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Brandon Lee

Brandon Lee is the Senior Writer, Engineer and owner at and has over two decades of experience in Information Technology. Having worked for numerous Fortune 500 companies as well as in various industries, Brandon has extensive experience in various IT segments and is a strong advocate for open source technologies. Brandon holds many industry certifications, loves the outdoors and spending time with family.

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  1. Great article and thanks for getting the awareness of both products out there. Would have preferred a conclusive choice between the two, but nonetheless, great article.

  2. Amigo, diferente do que diz seu artigo, o Proxmox faz a virtualização de GPU com ferramenta disponível na aplicação, porém tem de ser habilitada.

  3. Wait, no GPU virtualization out-of-the-box? I thought Proxmox, at least, had that already. Are we talking passthrough or are we talking SR-IOV?

    1. Yes. Proxmox has SR-IOV support, I’m using it to passthrough virtual function of a NIC to guests.
      So if the GPU support SR-IOV I don’t see why it wouldn’t work and I think I already saw some videos demonstrating that feature.

  4. Additionally, while XCP-ng and Proxmox VE offer web interfaces for managing VMs and clusters, they lack some advanced management features in commercial virtualization platforms like VMware’s vSphere.

    Both platforms support local storage, NFS, and iSCSI, but neither has native support for object storage solutions, such as Amazon S3 or OpenStack Swift.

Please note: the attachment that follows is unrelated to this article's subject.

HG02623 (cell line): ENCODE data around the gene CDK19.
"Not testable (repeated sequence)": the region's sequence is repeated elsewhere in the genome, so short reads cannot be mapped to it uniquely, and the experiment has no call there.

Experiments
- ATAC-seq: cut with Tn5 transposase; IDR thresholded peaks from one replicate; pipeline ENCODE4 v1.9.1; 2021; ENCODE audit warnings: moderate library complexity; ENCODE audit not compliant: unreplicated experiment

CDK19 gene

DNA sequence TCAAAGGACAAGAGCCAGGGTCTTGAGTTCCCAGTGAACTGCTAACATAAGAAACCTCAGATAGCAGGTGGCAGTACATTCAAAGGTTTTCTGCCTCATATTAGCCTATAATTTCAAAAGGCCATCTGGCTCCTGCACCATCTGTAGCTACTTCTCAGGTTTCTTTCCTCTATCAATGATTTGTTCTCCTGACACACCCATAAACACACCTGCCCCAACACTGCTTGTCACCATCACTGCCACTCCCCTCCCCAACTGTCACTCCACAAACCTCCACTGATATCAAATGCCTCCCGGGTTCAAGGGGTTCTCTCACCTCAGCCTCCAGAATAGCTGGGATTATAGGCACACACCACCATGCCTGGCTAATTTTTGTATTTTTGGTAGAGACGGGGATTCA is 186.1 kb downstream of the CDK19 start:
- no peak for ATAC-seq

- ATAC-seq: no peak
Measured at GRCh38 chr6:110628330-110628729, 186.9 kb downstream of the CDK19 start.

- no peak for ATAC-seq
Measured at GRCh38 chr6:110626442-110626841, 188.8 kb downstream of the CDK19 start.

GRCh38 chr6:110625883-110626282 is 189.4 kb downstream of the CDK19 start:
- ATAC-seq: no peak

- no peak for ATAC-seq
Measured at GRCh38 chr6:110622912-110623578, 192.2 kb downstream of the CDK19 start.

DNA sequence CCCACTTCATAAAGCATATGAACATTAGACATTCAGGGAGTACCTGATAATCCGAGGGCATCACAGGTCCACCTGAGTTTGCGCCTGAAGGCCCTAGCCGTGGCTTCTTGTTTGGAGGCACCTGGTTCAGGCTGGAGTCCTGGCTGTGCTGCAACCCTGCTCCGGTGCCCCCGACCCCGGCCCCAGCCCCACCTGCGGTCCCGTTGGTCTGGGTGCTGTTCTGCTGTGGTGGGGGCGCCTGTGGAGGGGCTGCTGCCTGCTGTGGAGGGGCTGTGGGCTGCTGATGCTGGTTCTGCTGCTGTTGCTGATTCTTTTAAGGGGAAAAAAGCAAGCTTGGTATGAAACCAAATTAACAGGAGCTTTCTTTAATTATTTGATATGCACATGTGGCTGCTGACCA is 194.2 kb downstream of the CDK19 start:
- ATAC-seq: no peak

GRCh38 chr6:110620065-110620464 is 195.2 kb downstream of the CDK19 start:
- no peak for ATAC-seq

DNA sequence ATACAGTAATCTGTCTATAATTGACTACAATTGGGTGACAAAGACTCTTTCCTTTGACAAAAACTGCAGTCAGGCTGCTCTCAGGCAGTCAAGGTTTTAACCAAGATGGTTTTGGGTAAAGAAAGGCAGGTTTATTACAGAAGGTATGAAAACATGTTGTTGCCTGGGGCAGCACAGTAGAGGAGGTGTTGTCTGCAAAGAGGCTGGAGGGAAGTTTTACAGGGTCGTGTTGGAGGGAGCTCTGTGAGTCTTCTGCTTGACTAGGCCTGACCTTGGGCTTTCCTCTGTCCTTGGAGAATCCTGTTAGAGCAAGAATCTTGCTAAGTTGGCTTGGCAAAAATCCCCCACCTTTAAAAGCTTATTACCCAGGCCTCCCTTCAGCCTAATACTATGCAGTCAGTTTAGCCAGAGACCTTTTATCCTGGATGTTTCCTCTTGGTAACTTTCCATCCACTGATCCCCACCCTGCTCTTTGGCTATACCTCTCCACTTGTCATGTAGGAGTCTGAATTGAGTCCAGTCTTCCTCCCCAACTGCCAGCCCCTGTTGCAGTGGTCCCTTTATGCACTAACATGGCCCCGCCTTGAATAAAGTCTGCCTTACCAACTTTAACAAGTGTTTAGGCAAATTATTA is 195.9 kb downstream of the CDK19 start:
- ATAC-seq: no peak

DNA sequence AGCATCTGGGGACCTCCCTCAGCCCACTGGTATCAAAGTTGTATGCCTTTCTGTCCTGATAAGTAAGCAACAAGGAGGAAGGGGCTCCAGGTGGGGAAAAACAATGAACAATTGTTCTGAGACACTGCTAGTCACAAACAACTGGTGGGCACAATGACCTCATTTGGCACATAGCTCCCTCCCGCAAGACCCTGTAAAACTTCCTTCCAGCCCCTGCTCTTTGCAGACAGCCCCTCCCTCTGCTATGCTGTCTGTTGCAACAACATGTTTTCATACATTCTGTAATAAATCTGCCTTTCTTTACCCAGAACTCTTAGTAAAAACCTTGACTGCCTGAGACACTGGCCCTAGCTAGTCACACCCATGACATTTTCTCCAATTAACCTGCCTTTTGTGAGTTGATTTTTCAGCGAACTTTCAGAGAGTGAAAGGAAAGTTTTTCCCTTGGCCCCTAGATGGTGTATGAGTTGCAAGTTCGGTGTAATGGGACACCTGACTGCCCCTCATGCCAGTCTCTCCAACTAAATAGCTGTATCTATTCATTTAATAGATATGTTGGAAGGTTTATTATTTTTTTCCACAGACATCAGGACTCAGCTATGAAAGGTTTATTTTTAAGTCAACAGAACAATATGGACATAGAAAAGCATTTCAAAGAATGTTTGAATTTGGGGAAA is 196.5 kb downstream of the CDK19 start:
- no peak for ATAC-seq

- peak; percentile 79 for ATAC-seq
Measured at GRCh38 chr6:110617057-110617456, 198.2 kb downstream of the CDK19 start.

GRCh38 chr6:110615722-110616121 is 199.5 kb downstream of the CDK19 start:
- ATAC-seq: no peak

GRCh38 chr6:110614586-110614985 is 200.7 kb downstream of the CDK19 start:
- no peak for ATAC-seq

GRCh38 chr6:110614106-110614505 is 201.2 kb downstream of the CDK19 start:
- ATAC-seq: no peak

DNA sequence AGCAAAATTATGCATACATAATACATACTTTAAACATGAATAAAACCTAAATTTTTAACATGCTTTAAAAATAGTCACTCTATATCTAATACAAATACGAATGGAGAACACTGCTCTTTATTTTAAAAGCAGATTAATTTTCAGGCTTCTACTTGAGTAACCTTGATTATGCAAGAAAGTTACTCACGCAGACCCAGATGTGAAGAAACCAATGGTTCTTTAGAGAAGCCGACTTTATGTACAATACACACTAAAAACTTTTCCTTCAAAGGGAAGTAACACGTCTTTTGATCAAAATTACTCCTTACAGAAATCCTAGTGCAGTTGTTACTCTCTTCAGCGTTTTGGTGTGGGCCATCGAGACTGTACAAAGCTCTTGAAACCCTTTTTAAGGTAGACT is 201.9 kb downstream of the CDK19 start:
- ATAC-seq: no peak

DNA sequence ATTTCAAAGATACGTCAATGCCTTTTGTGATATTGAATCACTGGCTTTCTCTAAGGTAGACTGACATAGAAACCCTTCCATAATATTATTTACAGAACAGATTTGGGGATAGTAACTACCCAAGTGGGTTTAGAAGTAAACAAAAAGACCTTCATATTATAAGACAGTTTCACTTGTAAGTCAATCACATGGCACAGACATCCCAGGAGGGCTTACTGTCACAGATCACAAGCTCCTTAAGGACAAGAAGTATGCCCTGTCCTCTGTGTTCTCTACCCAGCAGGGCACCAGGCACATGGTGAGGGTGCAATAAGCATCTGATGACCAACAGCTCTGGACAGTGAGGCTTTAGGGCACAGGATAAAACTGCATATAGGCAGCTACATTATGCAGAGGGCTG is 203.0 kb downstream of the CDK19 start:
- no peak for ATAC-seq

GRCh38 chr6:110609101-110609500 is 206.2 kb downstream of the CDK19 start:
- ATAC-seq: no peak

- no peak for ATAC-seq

Neither does vSphere, so I’m not sure why this is even brought up.

  5. I’ve used both but the ability to run LXC containers in Proxmox is what makes it my choice. All the servers in my lab are LXC containers, including my Plex server. And I can still expose the GPU to it in order to do hardware transcoding.

  6. I’m a long time user of Proxmox, there are a lot of advantages while using it mainly due the fact it’s based on Debian.

    The thing is that I recently switched to XCP-NG because of the backup solution and other things such as the simplicity that these guys handle things and I was playing around with Proxmox just to acheive the basic functionalities which was build-in.
    I still can’t create a proper vGPU on XCP-NG and thin-clients solutions as I have with my Proxmox
    cluster, but the it fail me one time and it’s enough for me – couldn’t start a machine due to lack of quorum !!!

    1. Lior,

      Thank you for your comment and insights into using both. I haven’t tried vGPU passthrough on XCP-ng but I need to play around with this for sure.